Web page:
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A switch in time

Back in 2000, Chaney and Moore decided to rob a Hard Rock Café.  Chaney was the mastermind -- such as it is -- and was the one who had the gun, and he was the one who terrorized the two employees.  One testified that he called one of the robbers the bad guy and the other the nice guy:

What I meant by that, was the bad guy was the guy who had the gun up to my temple. And the nice guy is the guy -- is when I asked him, please don't tape my face, he did not. And he also said that nobody was going to get hurt, and reassured us a little bit.

Chaney was the bad guy, and copped a plea.  He got nine years.  Moore was the nice guy, and went to trial.  He was convicted, and sentenced to thirty-three years.

That's a helluva trial tax.  Last week the 8th District reversed itself and decided he shouldn't have had to pay it.

As might be guessed from the date of the offense, Moore's path through the criminal justice has been a Byzantine, involving two trials and a detour into Federal habeas corpus.  Back in 2012, the court found the trial judge's failure to conduct a "proportionality analysis" required a remand for resentencing, and the judge obliged by reducing the sentence to 27 years.

The court took its first look at that in February, and affirmed in a split decision, with one judge dissenting and another concurring only in judgment.  The lead opinion spent much of its time parsing the difference between proportionality and consistency in sentencing.  Proportionality focuses on the offender's conduct, and comes in two flavors:  8th Amendment review (is it cruel and unusual punishment?) and review under the disproportionate finding for consecutive sentences. 

Good luck with the 8th Amendment argument, particularly in light of the law that, in determining that issue, you look only to the sentences for the individual offenses, not to the overall sentence.  There are arguments to be made pro and con here, but the whole thing is pretty much foreclosed by the Supreme Court's decisions upholding California's three-strikes law:  if you can give someone 25 years for stealing a pizza, Moore's sentence of 27 years for robbing three people doesn't seem out of whack.

Consistency, on the other hand, does focus on the sentences for similarly-situated offenders, but here Moore ran into trouble with both the author of the lead opinion and the concurring judge:  there's abundant case law that a defendant who goes to trial is not "similarly situated" to one who pleads.

So what changed in eight months?  RC 2953.08(G)(2)(a) allows a court to modify or vacate consecutive sentences only if it "clearly and convincingly" finds that the sentence is contrary to law, or that the record doesn't support it.  The contrary to law branch is simple:  did the trial court make the findings required by statute?  (The judge is also supposed to consider the principles and purposes of sentencing, and the seriousness and recidivism factors, and the failure to do so might make the sentence "contrary to law," but good luck with that:  case law holds that the judge merely has to say that he considered those, and even if he doesn't say it, the appellate court will presume that he considered them.)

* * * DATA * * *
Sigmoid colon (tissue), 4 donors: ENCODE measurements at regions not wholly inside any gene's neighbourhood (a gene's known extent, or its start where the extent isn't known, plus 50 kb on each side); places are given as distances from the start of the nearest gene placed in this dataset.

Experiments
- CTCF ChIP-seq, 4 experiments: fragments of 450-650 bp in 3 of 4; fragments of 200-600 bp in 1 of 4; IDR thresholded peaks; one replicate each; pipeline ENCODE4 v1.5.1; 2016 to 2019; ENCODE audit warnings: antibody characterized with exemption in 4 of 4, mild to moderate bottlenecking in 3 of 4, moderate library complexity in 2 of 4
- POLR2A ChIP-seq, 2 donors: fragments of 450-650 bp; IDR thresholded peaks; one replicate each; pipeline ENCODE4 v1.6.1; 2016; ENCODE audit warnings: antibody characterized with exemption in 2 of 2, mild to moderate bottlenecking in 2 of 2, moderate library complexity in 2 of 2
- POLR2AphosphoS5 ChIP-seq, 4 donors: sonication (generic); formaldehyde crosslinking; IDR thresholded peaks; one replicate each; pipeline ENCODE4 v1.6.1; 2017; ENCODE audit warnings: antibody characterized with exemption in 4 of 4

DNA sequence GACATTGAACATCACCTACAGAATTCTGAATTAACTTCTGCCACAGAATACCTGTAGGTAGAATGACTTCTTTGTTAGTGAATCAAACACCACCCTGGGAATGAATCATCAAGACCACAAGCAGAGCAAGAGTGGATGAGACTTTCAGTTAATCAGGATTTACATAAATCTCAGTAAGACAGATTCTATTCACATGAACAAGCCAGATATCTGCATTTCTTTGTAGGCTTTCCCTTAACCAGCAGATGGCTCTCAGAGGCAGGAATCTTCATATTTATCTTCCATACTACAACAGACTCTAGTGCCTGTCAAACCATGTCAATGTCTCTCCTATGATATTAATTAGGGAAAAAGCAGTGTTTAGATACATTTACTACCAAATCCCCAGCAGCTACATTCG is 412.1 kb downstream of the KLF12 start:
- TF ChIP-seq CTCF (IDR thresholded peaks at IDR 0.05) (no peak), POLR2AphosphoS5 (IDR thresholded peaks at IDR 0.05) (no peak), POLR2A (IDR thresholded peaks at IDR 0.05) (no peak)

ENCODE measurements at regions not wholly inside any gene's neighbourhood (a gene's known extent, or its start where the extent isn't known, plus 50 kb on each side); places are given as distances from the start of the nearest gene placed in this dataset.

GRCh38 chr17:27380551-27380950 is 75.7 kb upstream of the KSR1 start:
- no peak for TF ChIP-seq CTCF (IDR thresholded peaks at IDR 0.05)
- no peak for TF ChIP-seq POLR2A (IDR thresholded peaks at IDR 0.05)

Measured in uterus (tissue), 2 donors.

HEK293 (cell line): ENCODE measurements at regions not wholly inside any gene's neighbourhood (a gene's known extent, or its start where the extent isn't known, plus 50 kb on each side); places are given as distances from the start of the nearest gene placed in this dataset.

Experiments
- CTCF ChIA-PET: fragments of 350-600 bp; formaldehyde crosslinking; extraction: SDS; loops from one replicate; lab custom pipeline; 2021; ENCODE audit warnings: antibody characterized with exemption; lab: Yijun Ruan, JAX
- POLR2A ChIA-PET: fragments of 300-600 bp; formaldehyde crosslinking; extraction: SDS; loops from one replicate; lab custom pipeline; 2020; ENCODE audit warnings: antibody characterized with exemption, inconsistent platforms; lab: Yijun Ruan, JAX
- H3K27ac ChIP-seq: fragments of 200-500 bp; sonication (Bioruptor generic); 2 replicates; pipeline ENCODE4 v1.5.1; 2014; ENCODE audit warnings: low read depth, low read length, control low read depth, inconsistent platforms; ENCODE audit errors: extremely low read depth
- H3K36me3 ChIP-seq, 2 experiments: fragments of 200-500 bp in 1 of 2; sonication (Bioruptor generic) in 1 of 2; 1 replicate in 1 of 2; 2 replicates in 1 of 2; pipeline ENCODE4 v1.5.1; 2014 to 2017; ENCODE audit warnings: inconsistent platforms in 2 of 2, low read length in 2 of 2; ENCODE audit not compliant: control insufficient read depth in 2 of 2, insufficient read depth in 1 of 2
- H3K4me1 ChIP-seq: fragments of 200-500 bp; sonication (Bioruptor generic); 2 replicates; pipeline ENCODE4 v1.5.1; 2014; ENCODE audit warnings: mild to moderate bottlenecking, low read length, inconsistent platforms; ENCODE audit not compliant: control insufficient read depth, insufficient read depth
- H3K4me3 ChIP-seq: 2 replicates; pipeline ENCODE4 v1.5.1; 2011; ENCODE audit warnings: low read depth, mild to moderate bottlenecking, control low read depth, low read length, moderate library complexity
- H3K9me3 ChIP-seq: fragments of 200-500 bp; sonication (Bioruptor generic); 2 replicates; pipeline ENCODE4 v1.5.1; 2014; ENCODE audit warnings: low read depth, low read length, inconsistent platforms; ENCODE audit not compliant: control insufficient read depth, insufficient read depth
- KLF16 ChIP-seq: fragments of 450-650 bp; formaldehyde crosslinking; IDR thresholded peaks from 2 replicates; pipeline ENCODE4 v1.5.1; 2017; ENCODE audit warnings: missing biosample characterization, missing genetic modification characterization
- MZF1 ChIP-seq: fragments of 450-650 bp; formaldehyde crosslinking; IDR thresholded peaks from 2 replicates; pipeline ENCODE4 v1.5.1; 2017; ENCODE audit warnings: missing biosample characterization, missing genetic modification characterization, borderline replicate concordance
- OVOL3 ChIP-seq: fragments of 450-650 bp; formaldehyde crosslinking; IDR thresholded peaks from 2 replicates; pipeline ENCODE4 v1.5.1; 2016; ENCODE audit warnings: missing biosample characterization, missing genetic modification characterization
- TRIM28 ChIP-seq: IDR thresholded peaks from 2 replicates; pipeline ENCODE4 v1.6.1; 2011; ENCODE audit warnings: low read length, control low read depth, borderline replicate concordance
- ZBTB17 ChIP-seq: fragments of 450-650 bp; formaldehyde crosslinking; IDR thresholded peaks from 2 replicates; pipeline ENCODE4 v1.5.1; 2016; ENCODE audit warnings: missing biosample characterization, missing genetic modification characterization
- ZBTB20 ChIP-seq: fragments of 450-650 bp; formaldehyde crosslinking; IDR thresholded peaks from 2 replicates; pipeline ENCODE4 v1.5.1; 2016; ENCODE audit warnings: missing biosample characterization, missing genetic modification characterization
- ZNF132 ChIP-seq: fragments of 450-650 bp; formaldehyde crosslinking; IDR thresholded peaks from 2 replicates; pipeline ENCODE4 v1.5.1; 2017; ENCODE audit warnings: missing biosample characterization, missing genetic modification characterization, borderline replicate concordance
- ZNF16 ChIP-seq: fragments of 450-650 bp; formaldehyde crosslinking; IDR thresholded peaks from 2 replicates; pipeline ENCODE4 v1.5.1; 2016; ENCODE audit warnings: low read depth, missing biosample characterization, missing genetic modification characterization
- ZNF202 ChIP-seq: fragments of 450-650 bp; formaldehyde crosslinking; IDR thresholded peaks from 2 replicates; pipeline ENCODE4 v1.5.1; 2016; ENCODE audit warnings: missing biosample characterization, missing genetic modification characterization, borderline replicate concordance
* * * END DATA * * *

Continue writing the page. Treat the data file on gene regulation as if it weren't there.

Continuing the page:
And that's where all the reversals I've seen of consecutive sentences have come from:  the judge didn't make the required findings.  Of course, since the appellate courts are applying the "relaxed standards" supposedly enunciated in the Supreme Court's decision in State v. Bonnell this summer, that's pretty much going by the wayside, too.

Here, though, the new majority -- the dissenting judge and the one who concurred only in judgment, who's the author of the opinion -- decide that the record "clearly and convincingly" doesn't support imposition of consecutive sentences.   They come to that conclusion by the route you'd pretty much suspect:  they just don't see the fairness in having Moore do a prison sentence three times what the guy who concocted the scheme, had the gun, and terrorized the victims got.

It's possible to make too much out of Moore.  The case is very fact-specific, and there's really not much in the way of hard law:  as I said, two judges decided that Moore's sentence wasn't right, so they fixed it.  (Instead of vacating it and remanding for resentencing, the panel simply modified the sentence:  Moore will do three years on a gun spec, plus eight years on the underlying offenses, for a total of eleven.)  But what Moore does stand for is that you can argue that the record doesn't support consecutive sentences, and you can cite a case where the court came to exactly that conclusion.  That's something you couldn't do two weeks ago.


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